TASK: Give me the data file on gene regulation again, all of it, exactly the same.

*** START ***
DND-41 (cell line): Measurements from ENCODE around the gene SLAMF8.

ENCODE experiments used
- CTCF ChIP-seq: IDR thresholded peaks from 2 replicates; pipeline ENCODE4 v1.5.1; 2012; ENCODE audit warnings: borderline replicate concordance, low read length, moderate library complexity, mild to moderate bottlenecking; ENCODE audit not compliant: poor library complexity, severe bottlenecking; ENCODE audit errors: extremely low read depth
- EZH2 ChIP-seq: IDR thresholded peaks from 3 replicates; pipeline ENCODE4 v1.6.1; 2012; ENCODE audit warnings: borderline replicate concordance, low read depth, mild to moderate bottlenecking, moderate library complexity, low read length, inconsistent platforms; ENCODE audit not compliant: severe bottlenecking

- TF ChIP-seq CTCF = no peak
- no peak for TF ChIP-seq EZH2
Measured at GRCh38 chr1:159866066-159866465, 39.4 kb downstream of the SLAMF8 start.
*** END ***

DND-41 (cell line): Measurements from ENCODE around the gene SLAMF8.

ENCODE experiments used
- CTCF ChIP-seq: IDR thresholded peaks from 2 replicates; pipeline ENCODE4 v1.5.1; 2012; ENCODE audit warnings: borderline replicate concordance, low read length, moderate library complexity, mild to moderate bottlenecking; ENCODE audit not compliant: poor library complexity, severe bottlenecking; ENCODE audit errors: extremely low read depth
- EZH2 ChIP-seq: IDR thresholded peaks from 3 replicates; pipeline ENCODE4 v1.6.1; 2012; ENCODE audit warnings: borderline replicate concordance, low read depth, mild to moderate bottlenecking, moderate library complexity, low read length, inconsistent platforms; ENCODE audit not compliant: severe bottlenecking

- TF ChIP-seq CTCF = no peak
- no peak for TF ChIP-seq EZH2
Measured at GRCh38 chr1:159866066-159866465, 39.4 kb downstream of the SLAMF8 start.